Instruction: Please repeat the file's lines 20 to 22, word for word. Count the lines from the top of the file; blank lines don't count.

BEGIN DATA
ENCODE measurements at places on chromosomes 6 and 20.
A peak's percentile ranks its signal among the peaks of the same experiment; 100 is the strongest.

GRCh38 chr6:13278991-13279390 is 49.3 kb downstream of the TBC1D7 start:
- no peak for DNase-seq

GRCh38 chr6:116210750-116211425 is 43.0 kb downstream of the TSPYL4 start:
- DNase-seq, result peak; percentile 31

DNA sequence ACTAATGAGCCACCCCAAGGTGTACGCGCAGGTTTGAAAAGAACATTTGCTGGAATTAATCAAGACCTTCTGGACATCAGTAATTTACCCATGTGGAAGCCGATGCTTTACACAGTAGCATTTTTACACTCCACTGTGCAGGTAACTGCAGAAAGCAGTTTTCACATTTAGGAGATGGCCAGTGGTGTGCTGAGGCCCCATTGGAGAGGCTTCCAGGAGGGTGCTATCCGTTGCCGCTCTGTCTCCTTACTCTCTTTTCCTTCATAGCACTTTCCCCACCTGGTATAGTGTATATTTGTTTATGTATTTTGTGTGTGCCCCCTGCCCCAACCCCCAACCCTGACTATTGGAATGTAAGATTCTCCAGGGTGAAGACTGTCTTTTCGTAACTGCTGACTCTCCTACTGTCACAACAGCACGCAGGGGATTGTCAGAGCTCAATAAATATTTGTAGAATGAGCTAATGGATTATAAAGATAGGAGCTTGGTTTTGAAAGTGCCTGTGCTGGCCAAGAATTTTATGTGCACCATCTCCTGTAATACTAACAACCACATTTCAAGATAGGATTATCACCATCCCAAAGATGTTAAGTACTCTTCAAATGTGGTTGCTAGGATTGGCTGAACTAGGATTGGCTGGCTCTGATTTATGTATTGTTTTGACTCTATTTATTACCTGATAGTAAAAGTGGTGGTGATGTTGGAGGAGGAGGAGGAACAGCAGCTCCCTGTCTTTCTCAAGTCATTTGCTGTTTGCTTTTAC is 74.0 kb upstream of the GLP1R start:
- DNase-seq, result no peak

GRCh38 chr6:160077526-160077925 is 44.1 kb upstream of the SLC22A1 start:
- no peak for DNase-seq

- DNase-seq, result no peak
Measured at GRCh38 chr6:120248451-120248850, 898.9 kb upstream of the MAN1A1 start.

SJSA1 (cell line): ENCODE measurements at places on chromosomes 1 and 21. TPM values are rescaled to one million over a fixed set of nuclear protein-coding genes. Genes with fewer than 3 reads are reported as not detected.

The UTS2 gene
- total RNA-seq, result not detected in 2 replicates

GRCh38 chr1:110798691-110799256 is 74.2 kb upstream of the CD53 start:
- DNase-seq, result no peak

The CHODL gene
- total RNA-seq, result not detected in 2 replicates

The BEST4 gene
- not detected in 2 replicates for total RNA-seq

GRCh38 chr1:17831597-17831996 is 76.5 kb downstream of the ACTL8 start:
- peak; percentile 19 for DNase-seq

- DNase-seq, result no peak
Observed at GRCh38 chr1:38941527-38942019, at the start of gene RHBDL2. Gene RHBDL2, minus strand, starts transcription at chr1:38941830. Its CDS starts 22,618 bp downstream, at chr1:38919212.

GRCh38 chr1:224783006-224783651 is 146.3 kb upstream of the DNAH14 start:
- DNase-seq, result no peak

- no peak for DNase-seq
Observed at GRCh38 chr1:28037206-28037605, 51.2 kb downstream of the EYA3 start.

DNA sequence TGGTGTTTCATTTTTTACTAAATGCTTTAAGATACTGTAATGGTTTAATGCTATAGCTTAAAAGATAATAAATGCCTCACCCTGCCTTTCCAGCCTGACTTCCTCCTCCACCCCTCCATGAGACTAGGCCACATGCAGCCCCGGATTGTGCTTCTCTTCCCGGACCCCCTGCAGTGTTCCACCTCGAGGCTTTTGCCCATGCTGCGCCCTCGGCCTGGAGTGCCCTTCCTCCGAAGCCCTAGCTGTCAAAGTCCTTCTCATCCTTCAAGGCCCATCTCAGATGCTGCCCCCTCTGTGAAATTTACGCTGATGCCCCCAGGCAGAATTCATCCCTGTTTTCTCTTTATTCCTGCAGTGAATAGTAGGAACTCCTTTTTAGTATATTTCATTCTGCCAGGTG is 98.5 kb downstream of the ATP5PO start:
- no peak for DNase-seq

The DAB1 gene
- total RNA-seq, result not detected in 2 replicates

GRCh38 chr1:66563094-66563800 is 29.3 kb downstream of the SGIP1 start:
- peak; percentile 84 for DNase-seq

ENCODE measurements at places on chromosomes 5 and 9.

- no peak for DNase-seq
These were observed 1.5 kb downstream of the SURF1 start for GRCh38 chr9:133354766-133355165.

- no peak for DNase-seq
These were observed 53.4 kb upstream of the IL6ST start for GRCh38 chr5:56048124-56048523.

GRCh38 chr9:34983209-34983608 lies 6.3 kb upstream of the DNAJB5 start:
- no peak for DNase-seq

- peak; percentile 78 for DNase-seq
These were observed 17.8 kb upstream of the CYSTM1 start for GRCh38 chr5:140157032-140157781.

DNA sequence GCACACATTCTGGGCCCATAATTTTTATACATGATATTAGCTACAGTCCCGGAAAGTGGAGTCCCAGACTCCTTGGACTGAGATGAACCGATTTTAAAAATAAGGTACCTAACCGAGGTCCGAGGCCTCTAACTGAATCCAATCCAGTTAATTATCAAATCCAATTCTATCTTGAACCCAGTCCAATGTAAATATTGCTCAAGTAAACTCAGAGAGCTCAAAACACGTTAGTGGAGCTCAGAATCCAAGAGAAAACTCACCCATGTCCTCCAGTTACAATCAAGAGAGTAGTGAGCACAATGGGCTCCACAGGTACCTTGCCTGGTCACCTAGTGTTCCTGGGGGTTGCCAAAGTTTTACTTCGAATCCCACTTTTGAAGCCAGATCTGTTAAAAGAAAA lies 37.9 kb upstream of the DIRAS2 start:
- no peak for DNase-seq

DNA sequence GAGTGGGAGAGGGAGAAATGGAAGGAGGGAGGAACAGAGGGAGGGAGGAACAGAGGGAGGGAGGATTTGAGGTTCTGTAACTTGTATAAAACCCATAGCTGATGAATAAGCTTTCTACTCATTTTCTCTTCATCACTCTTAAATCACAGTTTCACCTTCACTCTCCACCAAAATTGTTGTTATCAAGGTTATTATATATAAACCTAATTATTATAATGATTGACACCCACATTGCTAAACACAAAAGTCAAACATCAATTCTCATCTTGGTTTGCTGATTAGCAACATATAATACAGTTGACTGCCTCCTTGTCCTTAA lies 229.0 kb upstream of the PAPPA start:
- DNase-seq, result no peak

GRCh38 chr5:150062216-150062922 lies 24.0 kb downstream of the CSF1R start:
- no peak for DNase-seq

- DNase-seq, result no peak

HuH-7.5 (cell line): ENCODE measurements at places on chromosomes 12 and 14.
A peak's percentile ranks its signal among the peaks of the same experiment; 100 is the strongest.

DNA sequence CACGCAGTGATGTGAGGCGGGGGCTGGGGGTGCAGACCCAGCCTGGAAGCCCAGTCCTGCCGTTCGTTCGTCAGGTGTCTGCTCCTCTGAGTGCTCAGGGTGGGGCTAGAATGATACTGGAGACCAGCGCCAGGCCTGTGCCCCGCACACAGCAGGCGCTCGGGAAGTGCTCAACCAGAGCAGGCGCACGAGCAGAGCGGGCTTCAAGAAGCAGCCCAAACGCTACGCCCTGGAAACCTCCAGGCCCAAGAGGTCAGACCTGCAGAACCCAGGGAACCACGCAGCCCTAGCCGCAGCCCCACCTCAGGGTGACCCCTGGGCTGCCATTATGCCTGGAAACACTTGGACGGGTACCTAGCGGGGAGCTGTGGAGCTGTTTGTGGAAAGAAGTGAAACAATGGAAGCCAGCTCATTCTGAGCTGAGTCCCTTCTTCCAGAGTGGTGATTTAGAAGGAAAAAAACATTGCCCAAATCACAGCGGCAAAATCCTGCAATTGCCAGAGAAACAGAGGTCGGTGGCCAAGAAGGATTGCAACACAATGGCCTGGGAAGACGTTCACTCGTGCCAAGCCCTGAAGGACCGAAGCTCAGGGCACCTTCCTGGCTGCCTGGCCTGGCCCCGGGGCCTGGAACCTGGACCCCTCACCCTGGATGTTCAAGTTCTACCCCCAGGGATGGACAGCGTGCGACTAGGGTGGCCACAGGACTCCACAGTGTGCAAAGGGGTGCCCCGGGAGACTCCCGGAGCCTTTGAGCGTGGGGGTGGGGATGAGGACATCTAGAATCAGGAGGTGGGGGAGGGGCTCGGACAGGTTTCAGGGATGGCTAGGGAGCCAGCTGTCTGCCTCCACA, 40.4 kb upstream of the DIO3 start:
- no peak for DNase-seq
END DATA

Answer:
The BEST4 gene
- not detected in 2 replicates for total RNA-seq

GRCh38 chr1:17831597-17831996 is 76.5 kb downstream of the ACTL8 start: